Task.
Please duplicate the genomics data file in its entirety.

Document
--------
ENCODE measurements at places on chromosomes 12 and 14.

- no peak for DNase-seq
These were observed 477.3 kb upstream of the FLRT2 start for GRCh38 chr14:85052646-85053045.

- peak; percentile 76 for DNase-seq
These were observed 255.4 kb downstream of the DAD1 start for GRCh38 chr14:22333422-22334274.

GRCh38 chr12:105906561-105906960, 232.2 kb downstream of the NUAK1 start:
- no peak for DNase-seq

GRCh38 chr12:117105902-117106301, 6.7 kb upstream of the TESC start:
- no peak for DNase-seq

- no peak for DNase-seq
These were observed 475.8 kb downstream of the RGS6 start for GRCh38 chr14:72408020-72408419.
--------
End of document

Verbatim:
ENCODE measurements at places on chromosomes 12 and 14.

- no peak for DNase-seq
These were observed 477.3 kb upstream of the FLRT2 start for GRCh38 chr14:85052646-85053045.

- peak; percentile 76 for DNase-seq
These were observed 255.4 kb downstream of the DAD1 start for GRCh38 chr14:22333422-22334274.

GRCh38 chr12:105906561-105906960, 232.2 kb downstream of the NUAK1 start:
- no peak for DNase-seq

GRCh38 chr12:117105902-117106301, 6.7 kb upstream of the TESC start:
- no peak for DNase-seq

- no peak for DNase-seq
These were observed 475.8 kb downstream of the RGS6 start for GRCh38 chr14:72408020-72408419.